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Logical consequence (also entailment) is a fundamental
concept Concepts are defined as abstract ideas. They are understood to be the fundamental building blocks of the concept behind principles, thoughts and beliefs. They play an important role in all aspects of cognition. As such, concepts are studied by ...
in
logic Logic is the study of correct reasoning. It includes both formal and informal logic. Formal logic is the science of deductively valid inferences or of logical truths. It is a formal science investigating how conclusions follow from prem ...
, which describes the relationship between statements that hold true when one statement logically ''follows from'' one or more statements. A valid logical argument is one in which the conclusion is entailed by the premises, because the conclusion is the consequence of the premises. The philosophical analysis of logical consequence involves the questions: In what sense does a conclusion follow from its premises? and What does it mean for a conclusion to be a consequence of premises?Beall, JC and Restall, Greg,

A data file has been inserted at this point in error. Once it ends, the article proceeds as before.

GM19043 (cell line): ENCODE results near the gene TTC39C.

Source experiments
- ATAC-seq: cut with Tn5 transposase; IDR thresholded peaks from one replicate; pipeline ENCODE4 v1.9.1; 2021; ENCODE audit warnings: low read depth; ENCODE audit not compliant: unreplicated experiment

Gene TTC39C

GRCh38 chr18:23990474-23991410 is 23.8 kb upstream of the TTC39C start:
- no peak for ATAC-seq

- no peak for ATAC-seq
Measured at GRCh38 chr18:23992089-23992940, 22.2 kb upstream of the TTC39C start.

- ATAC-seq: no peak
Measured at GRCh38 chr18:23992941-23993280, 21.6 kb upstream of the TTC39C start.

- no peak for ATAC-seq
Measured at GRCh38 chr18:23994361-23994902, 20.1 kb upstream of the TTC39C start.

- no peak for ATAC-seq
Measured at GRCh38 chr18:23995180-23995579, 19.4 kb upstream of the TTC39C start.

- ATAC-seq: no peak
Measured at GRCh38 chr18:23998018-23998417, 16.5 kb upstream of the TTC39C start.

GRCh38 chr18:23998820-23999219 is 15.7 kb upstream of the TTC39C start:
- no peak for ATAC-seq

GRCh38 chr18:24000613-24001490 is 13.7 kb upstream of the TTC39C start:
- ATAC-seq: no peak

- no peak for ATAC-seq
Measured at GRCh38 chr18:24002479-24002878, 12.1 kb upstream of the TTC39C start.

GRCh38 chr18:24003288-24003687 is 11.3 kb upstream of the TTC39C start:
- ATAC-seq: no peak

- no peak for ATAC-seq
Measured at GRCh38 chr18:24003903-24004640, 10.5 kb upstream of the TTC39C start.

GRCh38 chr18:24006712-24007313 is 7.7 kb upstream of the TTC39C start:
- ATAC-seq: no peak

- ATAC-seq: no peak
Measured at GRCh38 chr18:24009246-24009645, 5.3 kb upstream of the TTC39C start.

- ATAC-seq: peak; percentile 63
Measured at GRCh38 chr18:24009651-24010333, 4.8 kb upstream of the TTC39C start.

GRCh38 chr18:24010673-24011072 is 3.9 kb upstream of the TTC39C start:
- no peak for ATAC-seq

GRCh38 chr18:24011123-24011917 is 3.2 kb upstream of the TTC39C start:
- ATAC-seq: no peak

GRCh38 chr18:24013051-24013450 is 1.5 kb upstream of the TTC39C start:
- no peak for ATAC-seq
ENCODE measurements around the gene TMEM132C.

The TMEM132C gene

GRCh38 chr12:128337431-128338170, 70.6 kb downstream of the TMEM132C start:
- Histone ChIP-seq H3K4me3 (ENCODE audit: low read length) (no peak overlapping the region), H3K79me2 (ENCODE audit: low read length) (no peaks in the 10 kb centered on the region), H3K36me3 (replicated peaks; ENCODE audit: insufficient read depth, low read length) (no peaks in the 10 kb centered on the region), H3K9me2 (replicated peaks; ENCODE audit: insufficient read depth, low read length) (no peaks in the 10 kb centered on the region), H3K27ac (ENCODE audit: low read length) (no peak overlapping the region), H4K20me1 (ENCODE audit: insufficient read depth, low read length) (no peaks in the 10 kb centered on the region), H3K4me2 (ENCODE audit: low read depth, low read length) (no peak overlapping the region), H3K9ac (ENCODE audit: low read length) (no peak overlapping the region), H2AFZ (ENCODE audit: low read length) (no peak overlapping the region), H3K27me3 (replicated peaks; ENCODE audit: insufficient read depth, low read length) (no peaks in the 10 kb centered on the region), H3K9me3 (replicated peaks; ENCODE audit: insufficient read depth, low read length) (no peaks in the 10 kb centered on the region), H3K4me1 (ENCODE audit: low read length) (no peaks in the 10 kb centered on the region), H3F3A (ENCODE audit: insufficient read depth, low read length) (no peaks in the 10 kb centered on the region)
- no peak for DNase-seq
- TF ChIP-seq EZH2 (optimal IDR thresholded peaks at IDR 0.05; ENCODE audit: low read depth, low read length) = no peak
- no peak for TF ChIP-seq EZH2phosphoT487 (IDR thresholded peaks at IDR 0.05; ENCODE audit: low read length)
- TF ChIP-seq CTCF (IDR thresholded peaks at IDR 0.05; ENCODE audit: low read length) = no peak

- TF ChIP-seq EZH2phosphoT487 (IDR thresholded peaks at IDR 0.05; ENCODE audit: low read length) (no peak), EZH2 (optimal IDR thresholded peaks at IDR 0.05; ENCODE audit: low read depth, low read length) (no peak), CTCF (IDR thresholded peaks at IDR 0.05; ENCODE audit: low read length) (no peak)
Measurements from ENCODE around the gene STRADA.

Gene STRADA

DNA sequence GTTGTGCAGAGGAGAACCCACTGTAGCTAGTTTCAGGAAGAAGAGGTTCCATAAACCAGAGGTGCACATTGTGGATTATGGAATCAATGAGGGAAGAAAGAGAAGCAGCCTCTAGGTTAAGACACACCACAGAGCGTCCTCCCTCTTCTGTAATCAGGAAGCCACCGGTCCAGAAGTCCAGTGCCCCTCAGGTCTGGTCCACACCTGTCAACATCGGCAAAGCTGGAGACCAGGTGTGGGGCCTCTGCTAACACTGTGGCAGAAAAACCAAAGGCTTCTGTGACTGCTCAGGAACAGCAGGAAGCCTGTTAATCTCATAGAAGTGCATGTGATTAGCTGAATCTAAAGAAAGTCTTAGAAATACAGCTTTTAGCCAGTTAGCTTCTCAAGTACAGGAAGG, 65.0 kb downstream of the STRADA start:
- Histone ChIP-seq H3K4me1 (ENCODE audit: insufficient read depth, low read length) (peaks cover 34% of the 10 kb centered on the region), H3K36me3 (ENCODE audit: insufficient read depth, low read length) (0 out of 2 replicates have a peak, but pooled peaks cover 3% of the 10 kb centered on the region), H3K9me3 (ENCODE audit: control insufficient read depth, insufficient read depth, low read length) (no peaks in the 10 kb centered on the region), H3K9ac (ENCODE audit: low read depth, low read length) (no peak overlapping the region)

Logical Consequence
' The Stanford Encyclopedia of Philosophy (Fall 2009 Edition), Edward N. Zalta (ed.).
All of philosophical logic is meant to provide accounts of the nature of logical consequence and the nature of logical truth. Logical consequence is necessary and formal, by way of examples that explain with
formal proof In logic and mathematics, a formal proof or derivation is a finite sequence of sentences (called well-formed formulas in the case of a formal language), each of which is an axiom, an assumption, or follows from the preceding sentences in the seq ...
and models of interpretation. A sentence is said to be a logical consequence of a set of sentences, for a given